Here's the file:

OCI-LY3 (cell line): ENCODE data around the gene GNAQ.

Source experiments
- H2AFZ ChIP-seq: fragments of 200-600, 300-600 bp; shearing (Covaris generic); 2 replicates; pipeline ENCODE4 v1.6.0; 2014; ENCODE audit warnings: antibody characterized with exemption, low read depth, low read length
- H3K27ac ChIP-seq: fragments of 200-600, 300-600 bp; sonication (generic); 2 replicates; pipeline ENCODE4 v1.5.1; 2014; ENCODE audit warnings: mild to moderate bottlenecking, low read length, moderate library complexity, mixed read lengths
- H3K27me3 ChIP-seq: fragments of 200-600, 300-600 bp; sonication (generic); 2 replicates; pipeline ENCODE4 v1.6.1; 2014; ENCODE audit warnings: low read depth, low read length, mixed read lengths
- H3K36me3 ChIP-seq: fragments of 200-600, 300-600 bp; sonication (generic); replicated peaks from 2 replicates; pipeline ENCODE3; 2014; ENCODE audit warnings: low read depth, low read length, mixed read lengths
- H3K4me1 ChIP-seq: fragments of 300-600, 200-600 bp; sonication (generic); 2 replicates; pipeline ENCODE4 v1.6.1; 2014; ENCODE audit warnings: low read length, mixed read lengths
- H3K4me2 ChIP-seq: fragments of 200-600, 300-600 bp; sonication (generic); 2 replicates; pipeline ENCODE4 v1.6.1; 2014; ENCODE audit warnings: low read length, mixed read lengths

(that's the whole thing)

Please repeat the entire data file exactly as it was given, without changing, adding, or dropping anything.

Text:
OCI-LY3 (cell line): ENCODE data around the gene GNAQ.

Source experiments
- H2AFZ ChIP-seq: fragments of 200-600, 300-600 bp; shearing (Covaris generic); 2 replicates; pipeline ENCODE4 v1.6.0; 2014; ENCODE audit warnings: antibody characterized with exemption, low read depth, low read length
- H3K27ac ChIP-seq: fragments of 200-600, 300-600 bp; sonication (generic); 2 replicates; pipeline ENCODE4 v1.5.1; 2014; ENCODE audit warnings: mild to moderate bottlenecking, low read length, moderate library complexity, mixed read lengths
- H3K27me3 ChIP-seq: fragments of 200-600, 300-600 bp; sonication (generic); 2 replicates; pipeline ENCODE4 v1.6.1; 2014; ENCODE audit warnings: low read depth, low read length, mixed read lengths
- H3K36me3 ChIP-seq: fragments of 200-600, 300-600 bp; sonication (generic); replicated peaks from 2 replicates; pipeline ENCODE3; 2014; ENCODE audit warnings: low read depth, low read length, mixed read lengths
- H3K4me1 ChIP-seq: fragments of 300-600, 200-600 bp; sonication (generic); 2 replicates; pipeline ENCODE4 v1.6.1; 2014; ENCODE audit warnings: low read length, mixed read lengths
- H3K4me2 ChIP-seq: fragments of 200-600, 300-600 bp; sonication (generic); 2 replicates; pipeline ENCODE4 v1.6.1; 2014; ENCODE audit warnings: low read length, mixed read lengths